Today is Time to Talk day 2018, a campaign to highlight that anywhere can be the right place to talk about mental health, including at work.
The way we talk about mental health, even in casual conversation, impacts the way it’s understood. Getting the language right helps everyone engage and can gently shape attitudes so that mental health becomes part of everyone’s agenda.
Our Head of Psychology, Dr Heather Bolton, has highlighted 4 key considerations when talking about mental health:
1. We all have mental health because we all have minds. The health of our minds lies on a spectrum, and we’ll move up and down that spectrum throughout our lives. Talking about mental health as something we all have, and approaching it with the same attitude, curiosity and openness as we do with physical health, helps give it equal weighting.
2. People with mental health problems aren’t defined by them and they’re not victims. So it’s better to talk about someone experiencing or having a problem, rather than being it. Instead of describing someone as being a depressive, an anorexic or a psychotic, say she is depressed, he has anorexia, or he is experiencing psychosis. This is much more empowering language and fits with the modern view of mental health being fluid, rather than set in stone.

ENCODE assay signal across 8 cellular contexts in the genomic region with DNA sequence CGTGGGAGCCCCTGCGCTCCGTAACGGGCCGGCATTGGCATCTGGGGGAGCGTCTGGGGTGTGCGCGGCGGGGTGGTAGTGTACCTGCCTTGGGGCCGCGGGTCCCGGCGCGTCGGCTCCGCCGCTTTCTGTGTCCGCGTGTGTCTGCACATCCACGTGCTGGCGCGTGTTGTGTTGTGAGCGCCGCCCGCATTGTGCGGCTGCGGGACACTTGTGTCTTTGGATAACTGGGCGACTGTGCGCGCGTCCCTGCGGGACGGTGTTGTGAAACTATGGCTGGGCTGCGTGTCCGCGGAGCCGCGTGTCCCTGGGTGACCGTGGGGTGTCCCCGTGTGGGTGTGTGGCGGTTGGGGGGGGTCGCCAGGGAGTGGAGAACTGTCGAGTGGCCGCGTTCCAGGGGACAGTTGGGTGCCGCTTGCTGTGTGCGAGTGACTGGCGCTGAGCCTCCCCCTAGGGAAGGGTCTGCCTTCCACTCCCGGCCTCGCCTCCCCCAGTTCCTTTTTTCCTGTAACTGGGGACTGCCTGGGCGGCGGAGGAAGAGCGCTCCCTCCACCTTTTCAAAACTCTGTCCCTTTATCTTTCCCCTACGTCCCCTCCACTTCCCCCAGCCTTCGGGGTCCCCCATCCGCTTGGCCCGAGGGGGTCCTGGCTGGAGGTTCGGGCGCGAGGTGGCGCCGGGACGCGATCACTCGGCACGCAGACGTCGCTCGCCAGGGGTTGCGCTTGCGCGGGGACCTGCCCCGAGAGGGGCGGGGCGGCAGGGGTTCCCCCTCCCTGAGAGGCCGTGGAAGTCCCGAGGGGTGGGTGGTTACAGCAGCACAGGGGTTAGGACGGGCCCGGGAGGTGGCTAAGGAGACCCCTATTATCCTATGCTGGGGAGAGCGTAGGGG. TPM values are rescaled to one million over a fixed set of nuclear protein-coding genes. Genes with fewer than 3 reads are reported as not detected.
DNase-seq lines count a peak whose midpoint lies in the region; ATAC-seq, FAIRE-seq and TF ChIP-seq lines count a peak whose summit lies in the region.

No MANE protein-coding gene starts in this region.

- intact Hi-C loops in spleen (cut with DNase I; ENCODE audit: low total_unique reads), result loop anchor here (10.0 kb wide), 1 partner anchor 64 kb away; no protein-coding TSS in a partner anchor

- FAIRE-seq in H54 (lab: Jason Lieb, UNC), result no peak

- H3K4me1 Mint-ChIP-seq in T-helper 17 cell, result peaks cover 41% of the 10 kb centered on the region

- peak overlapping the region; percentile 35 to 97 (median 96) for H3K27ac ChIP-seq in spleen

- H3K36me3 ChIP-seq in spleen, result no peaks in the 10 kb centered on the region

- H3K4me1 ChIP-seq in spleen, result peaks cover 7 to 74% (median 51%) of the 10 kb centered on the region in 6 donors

3. Don’t criminalise suicide. Suicide stopped being a crime in the UK in 1961, and yet “committing” suicide is still part of our modern language. It’s better to say that somebody died by suicide, or that they attempted or completed suicide. It’s also best not to refer to a successful or failed suicide attempt, which can glorify the death, or lead a survivor to feel even worse.
4. Don't undermine serious issues. There is no such thing as being “a little bit OCD”. OCD (or obsessive-compulsive disorder) is a mental health problem that can cause great distress and seriously impact a person’s ability to function, whereas a preference for cleanliness or order is more of a personal choice. In a similar vein, fleeting anxiety is very different to a full-blown panic attack, which is an intense state of heightened anxiety where it’s hard to breathe, and it feels like you’re dying. Being careful not to exaggerate mild or fleeting problems is important so that we don’t downplay the reality of more serious mental health issues.
At Unmind, we want to make mental health part of everyday conversation. Stay tuned for our next MH101 post - we’ll be covering Positive Psychology next Monday!
To learn more about how you can empower your employees to measurably improve their mental wellbeing, get in touch here.